I recently acquired a group of 2nd generation photographic images. These are photos taken of something like a portrait. The portrait is the first generation image and the photo is the second generation of that image. I’m not an expert on antique photographs but I love the idea of a portrait being so important to a descendent that the family decided to have a photograph taken to share with other family members. We know that sometimes silhouettists were asked to cut multiple figures and sometimes portraitists painted second portraits for family members.
The current group are all cabinet cards. Carte de viste (1859-1889) was the first type of photograph made from a negative, which allowed multiple photos to be printed from one sitting. The photograph was printed on thin paper which was then glued to thicker paper or card. Cabinet cards (1866-1903) are basically the same as carte de viste, usually glued to larger card, sometimes with the photographer’s trade information below the glued photo and/or on the reverse. Around 1880, the cardboard mount for cabinet cards started having beveled edges, sometimes with a gold or silver color in the bevel.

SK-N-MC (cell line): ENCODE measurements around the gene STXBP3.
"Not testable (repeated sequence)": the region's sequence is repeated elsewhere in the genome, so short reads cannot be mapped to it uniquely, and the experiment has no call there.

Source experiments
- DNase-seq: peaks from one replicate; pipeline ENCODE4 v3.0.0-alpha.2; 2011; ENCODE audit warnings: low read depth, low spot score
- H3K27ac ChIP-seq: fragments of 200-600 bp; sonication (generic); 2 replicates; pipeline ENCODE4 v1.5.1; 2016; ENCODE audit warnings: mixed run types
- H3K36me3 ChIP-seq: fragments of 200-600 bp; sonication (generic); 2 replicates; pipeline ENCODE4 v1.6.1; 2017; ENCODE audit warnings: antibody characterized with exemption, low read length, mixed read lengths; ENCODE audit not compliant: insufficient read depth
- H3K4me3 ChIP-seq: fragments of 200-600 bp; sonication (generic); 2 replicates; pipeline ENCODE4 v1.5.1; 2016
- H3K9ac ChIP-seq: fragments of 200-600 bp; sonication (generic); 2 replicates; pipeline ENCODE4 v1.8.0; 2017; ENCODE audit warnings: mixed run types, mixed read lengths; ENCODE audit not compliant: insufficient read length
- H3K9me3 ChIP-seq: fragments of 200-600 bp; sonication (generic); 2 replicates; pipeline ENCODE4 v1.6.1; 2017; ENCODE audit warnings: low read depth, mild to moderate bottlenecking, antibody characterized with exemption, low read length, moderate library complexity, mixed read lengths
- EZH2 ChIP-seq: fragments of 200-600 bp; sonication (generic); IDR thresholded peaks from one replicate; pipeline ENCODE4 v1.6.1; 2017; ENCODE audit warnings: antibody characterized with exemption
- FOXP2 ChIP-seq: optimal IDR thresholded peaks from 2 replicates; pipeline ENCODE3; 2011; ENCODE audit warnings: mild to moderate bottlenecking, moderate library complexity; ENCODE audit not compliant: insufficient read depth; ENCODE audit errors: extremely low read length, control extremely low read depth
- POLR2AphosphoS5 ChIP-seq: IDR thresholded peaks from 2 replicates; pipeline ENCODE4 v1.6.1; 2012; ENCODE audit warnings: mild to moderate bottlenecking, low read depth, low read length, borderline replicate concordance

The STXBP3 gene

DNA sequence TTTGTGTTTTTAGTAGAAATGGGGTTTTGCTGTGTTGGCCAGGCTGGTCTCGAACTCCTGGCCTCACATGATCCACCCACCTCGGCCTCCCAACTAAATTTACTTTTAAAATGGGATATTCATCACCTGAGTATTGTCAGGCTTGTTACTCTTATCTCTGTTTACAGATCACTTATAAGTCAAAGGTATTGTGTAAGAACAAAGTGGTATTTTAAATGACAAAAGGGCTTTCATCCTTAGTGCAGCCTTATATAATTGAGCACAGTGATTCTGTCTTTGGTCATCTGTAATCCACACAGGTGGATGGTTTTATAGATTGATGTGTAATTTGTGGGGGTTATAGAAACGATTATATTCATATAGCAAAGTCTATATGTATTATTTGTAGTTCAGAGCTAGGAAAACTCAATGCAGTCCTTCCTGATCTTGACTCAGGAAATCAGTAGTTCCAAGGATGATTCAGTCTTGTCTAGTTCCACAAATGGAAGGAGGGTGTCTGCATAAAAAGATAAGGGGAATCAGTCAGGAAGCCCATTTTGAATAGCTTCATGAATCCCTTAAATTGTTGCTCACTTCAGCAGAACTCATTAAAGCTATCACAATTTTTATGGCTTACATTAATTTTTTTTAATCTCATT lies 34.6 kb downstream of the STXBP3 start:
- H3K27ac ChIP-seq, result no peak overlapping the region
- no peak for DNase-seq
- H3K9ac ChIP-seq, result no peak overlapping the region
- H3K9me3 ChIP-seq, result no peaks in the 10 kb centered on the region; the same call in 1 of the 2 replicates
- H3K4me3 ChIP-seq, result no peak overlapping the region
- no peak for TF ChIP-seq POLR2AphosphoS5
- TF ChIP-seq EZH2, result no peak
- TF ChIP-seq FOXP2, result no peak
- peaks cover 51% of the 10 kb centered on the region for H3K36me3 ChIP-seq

The original profile portrait of this pretty lady was a portrait miniature by J.H. Gillespie. This is another of those photos that make my heart sing! The portrait was what has been designated as Gillespie’s “Style 5.” Style 5 is a profile painted with watercolor, ink and pencil used to model the features. Shading around the perimeter of the portrait is achieved with large dabs of dark browns and blues concentrated on the lower right and left sides of the figure and a light blue color applied with minute brushstrokes on the top. Clothing usually painted in dark tones of black or blue, with colored buttons or jewelry and gum arabic highlights. As you can see this young lady fits the description of Gillespie’s Style 5 profiles. And look at the detail in the lace of her bonnet and pelisse! Her face is beautiful and serene. The photograph of the portrait miniature is from the studio of “Lemer/206 Market St./Harrisburg, PA.” The studio stamp is on the front only, below the photograph. There were several Lemers who ran photo studios in Harrisburg, both Lerue Lemer and his son, Lerue Jr., worked at 206 Market Street. Inscribed in pencil on the back- “Mrs. J.H. Young my grandmother.” Cabinet card is 4.25”x 6.5” with oval image 3.5” x 4.5” (the portrait miniature would have been smaller, probably 3” tall). Minor wear, light soil, pencil notes on the back, light crease in lower left corner. A Gillespie portrait for a fraction of the price!